Source: The Leading Facts of New Mexican History, edited, compiled and annotated by Ralph Emerson Twitchell, Esq., Vice-President of the Historical Society of New Mexico, Vol III, The Torch Press, Cedar Rapids, Iowa 1917


A. J. Cain

From Georgia to Texas in 1891
Mr. and Mrs. A. J. Cain, who now live at Melrose, New Mexico, came to Texas from Georgia in 1891 and located in this county (Wilbarger County, TX) . They made their home in Vernon for a number of years before moving to New Mexico in 1908. Mr. Cain was born in Milton County, Georgia, and his wife, who was Miss Anna Britt, before her marriage was born in Cherokee County, Georgia. Children of this union include: Guy Cain, Ode Cain and Mrs. A. E. (Chole) Terrin. (Source: Charles P. Ross, "Early-day History of Wilbarger County". Vernon, Tex: Vernon, Times, 1933; transcribed by Susan Geist)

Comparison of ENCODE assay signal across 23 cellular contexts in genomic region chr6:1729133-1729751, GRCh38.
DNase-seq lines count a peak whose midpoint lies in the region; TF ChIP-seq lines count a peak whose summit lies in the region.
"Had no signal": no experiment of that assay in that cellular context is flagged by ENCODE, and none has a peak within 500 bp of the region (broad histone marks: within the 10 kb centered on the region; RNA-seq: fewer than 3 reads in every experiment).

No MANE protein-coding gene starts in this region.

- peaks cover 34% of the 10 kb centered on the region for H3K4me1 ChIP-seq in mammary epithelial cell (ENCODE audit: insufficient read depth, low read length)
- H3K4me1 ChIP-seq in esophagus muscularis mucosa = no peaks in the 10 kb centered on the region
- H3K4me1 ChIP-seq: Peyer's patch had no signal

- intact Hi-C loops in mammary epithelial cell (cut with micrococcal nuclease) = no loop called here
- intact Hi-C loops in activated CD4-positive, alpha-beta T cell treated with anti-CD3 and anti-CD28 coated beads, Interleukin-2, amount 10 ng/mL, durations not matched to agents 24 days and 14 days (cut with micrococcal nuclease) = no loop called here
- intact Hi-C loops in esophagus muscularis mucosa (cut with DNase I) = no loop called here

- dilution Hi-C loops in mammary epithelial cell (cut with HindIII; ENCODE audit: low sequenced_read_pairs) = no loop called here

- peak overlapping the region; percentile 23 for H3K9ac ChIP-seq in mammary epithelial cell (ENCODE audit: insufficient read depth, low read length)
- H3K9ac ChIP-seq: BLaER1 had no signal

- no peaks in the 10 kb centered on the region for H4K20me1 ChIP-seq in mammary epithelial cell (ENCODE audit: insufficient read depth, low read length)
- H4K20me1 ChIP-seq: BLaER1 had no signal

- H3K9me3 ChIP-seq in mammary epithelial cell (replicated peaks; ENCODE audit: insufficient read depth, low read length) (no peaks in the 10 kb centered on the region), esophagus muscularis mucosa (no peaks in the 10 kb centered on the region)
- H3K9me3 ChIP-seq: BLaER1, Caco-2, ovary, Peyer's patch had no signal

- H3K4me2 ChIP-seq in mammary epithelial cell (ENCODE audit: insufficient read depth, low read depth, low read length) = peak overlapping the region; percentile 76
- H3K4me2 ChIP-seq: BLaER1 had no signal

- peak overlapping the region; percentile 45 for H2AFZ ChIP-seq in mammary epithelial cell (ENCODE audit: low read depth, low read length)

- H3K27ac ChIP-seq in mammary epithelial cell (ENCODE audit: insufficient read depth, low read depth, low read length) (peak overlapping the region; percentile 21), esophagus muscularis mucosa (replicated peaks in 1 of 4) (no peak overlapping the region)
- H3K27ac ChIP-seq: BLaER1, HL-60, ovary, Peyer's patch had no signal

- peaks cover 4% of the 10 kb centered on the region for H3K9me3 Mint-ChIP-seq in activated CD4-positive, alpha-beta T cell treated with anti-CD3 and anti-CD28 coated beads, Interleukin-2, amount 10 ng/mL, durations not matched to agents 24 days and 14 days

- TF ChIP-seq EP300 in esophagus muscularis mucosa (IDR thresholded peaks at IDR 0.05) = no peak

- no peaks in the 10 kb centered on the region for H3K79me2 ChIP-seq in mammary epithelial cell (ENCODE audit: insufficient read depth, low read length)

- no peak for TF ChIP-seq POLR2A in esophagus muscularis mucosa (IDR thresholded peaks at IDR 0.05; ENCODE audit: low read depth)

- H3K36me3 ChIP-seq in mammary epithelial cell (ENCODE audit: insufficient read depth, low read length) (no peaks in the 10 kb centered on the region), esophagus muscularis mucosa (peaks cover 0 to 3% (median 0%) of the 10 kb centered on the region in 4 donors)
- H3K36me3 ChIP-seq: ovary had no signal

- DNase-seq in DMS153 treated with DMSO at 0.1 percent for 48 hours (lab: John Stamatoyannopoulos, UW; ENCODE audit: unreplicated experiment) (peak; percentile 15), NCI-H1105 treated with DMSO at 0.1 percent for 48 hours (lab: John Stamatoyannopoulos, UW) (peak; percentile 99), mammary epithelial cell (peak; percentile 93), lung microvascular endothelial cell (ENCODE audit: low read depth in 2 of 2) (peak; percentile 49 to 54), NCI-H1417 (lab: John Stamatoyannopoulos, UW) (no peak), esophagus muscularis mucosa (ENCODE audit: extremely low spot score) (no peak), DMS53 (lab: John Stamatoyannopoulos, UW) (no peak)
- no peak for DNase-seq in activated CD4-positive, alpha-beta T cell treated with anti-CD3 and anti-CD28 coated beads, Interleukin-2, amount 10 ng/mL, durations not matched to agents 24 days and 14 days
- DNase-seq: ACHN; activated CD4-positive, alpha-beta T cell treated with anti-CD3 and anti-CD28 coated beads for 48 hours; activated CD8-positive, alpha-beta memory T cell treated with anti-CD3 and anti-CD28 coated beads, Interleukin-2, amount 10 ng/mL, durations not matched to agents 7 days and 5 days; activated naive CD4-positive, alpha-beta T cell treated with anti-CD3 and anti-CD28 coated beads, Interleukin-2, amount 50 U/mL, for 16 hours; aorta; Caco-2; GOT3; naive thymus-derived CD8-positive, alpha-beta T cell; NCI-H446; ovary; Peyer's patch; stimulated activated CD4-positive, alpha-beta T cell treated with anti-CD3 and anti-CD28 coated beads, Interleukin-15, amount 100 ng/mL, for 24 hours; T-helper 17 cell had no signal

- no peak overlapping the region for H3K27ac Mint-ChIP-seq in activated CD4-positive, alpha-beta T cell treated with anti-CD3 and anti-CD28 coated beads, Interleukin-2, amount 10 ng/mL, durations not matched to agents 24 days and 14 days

James S Fitzhugh

James S Fitzhugh, who is engaged in the practice of law in Clovis, Curry County, was born in Waco, Texas, on the 14th of July 1863, of the marriage of John S and Mary I (Everett) Fitzhugh.  The father was a farmer and also engaged in teaching school for a considerable period.  He was one of the early settlers in Texas and at the time of the Civil War fought in the Conferate army and his military experience also covered service against the Indians.  He held the office of justice of the peace and was highly esteemed in his community.